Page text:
While watching a rerun of Rocky III recently, an intriguing notion struck me. It was a curious and fascinating thought. And the more I dwelled on it, the more compelling it became. It was the classic what-if scenario.
Most sport movie buffs know about Rocky Balboa’s epic wars with the charismatic and Ali-like Apollo Creed. They also would recall Balboa’s brief but fierce bouts with the frightful James “Clubber” Lang. There’s no denying that each and everyone of those encounters produced some memorable moments, not to mention a multitude of head-rattling shots and bone-jarring blows.
But let’s say in the interest of speculation that Rocky, in the aftermath of his devastating beat down at the hands of “Clubber”, had decided to take a sabbatical and temporarily remove himself from the heavyweight equation. What if the “Italian Stallion” and Lang hadn’t followed up with an immediate rematch? What possible fight could have captured the public’s imagination and generated the necessary buzz if such a vacuum had existed?
Anyone that thinks on it hard enough would arrive at only one conclusion. It would have been a no-brainer, a promoter’s dream, a box-office bonanza. It would have been a glamour matchup for the ages. Just the thought of it would have gotten even casual boxing fans juiced and pumped. Even the sound of it has a ring to it. Creed vs. “Clubber.” The right-handed virtuoso against the southpaw brawler. The sublime maven taking on the raging bully. Now, there’s a rumble to get excited about.
These were two supremely determined men, long on ego, and intolerant of defeat. They were driven to be the best and not easily discouraged. Each delighted in imposing his will on those who dared to step inside the ring with them.
But despite these similarities, they stood as stark contrasts as fighters. Apollo was amazingly versatile in that he was adept at dancing, feigning, jabbing, countering, and delivering pinpoint accuracy with deceptively powerful punches. Add to this the fact that Creed was a keen strategist and thinker. He had a body like Adonis but his mind was equally as chiseled. He was that rare blend of showmanship, artistry, precision, and smarts.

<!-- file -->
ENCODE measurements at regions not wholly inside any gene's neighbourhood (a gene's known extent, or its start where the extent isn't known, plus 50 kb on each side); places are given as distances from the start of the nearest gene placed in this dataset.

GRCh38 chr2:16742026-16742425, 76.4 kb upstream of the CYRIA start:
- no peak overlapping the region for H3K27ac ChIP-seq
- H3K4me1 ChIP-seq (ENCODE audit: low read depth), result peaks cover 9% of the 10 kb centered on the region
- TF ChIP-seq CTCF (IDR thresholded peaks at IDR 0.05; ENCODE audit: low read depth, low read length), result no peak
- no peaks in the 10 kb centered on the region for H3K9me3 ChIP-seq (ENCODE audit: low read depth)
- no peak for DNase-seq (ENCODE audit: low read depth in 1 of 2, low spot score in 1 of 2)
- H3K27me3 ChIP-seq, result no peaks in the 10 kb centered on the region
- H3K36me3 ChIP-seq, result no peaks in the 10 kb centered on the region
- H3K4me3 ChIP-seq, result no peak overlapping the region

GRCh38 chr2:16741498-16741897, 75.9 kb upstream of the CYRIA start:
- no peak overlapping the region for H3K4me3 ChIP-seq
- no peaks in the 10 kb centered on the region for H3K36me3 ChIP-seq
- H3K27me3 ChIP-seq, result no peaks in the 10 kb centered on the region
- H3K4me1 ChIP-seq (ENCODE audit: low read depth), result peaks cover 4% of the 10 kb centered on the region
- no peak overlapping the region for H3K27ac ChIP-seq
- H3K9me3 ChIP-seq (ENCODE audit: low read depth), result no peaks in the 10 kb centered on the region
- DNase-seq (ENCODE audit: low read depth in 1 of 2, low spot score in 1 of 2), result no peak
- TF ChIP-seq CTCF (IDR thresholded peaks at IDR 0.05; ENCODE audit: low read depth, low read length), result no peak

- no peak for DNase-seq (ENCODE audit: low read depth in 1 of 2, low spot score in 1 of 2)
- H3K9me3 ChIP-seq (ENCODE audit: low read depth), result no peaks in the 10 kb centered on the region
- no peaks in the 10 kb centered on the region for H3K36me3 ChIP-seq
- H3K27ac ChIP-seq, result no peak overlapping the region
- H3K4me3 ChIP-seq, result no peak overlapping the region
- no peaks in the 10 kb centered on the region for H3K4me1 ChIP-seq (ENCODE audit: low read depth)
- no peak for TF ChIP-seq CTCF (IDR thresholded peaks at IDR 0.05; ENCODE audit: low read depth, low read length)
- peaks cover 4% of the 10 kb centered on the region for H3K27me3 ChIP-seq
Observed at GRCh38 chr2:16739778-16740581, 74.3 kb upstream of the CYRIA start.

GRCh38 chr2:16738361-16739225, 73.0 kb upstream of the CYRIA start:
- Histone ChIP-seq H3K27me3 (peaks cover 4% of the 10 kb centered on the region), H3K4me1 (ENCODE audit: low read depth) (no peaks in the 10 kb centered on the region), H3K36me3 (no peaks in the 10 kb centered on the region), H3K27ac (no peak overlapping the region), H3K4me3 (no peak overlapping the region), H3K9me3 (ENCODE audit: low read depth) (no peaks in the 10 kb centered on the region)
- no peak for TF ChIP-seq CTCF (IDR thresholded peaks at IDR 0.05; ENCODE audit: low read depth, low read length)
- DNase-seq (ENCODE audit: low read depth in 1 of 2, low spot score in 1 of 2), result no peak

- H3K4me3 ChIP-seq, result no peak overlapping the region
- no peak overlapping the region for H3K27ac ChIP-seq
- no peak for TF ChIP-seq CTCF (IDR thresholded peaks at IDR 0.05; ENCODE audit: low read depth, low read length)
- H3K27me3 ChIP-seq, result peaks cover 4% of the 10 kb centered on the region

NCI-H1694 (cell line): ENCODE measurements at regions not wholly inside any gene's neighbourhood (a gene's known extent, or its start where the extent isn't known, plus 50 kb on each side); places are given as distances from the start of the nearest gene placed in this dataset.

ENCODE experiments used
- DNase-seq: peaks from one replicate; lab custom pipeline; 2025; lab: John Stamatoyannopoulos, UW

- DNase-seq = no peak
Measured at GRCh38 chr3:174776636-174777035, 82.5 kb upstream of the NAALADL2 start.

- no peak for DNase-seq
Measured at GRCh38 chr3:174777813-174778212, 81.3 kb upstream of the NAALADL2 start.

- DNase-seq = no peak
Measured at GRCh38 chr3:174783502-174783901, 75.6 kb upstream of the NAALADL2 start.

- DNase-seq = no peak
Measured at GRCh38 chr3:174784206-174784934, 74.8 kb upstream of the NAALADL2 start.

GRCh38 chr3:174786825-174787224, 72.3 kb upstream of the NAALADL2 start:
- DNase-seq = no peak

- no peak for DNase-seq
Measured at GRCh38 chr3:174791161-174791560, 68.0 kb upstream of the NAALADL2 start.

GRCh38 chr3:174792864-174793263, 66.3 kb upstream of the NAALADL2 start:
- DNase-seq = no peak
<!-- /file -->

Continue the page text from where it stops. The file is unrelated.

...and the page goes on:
Conversely, Lang was all about brute force and intimidation. He knew nothing of subtlety. He was a suffocating bruiser who epitomized menace. He was nasty, merciless, and mean. The aura of fear he created was enough to make many of his opponents pee in their trunks. If you weren’t made of stern stuff, he could sneer you into submission. Lang had other assets working in his favor as well, including a willingness to take a punch in order to give one, a fortified chin, more than adequate athleticism, and a left lead that packed a thunderous wallop.
These different styles would have been more than enough to insure a boffo fight, but upping the ante was the hostility that existed between this pair of prideful men. A previous unpleasant run-in had left them with no love for one another. Prioir to the Balboa/Lang fight, Apollo had been introduced at ringside. In keeping with custom, he was thus expected to visit the respective corners and wish each fighter well. But when Creed went to greet Lang, the young tough slapped his hand away and called him a has-been. Pushing the envelope even futher, “Clubber” told the great Apollo to get a certain look off his face or else Lang would knock it off. Creed was taken aback, offended, and angered by this blatant lack of respect. Apollo was infuriated at being dissed in such a manner before a packed house. Right then and there, a blood fued was born.
For the fight to have come off, Apollo would have had to end what was then a recent retirement. In the aftermath of his second brutal battle with Rocky, Creed decided to step away from boxing. The reasons for his retirement were never fully explained or detailed. You were left to wonder why there hadn’t been a third go-round with Balboa, a fight that would have been in huge demand.
But for the sake of argument, let’s say Creed was still quite capable and hadn’t been diminished significantly by his wicked tussels with Balboa. That being the case, Lang’s in-your-face put down would have been more than enough to coax the proud warrior back into the ring.
What’s more, because he craved the limelight, Creed would have loved being the centerpiece of the sports pages once again. He fed off adoration and being in the public eye. Being the center of attention was like a drug to him. Plus, the chance to redeem himself, reclaim the heavyweight title, and put the dismissive “Clubber” in his place, would have proven to be irresistible. Apollo would have been all in.